Larry Salzman is a Senior Attorney litigating cases involving property rights and economic liberty. He is also an adjunct clinical professor at Chapman University’s Fowler School of Law, in Orange County, Calif., where PLF’s Liberty Clinic project sponsors a trial litigation program for students. He was previously an attorney at the Institute for Justice and a judicial clerk at the U.S. Court of Federal Claims. In addition to his career in law, Larry co-founded an e-commerce company and served for four years as its CEO.

His commitment to economic liberty and property rights developed during college (Arizona State University, B.S. Finance, 1993) by studying free-market economists and individualist philosophers, particularly Ayn Rand. He experienced the importance of property rights in a very personal way in the early 90s, when his family’s small business was taken by eminent domain, and the land turned over to a private developer to build a big-box store, on grounds that the new business would provide more tax revenue and other benefits for the city.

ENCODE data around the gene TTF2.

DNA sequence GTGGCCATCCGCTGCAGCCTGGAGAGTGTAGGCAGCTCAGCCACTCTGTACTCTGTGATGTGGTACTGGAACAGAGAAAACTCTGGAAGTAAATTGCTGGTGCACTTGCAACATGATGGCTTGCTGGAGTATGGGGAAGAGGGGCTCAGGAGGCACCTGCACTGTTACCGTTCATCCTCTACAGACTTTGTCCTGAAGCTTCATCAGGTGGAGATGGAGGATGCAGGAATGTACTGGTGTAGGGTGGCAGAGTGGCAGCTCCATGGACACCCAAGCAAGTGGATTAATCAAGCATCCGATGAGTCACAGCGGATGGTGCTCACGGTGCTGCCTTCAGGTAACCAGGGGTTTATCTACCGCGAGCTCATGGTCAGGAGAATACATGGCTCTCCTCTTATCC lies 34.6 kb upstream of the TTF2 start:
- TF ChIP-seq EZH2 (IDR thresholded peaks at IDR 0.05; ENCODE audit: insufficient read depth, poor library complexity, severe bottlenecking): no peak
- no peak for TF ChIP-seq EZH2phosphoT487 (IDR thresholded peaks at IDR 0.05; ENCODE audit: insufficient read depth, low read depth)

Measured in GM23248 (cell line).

Larry went to law school at night, graduating from the University of San Diego School of Law (J.D. 2002), where he served as Assistant Editor of the San Diego Law Review. He enrolled with plans of practicing land use law, helping developers get things built. He instead turned his idealism to a public interest career, inspired by the growing movement to revive constitutional protection for property rights and economic liberty.

Larry’s property rights litigation experience includes eminent domain, civil forfeiture, regulatory takings, and land use.  His economic liberty practice includes challenges to occupational licensing and “certificate of need” laws that infringe on individuals’ right to earn a living free from unnecessary governmental interference. He lives in Irvine, Calif.

Read less
Procedural Guarantees

Timbs v. Indiana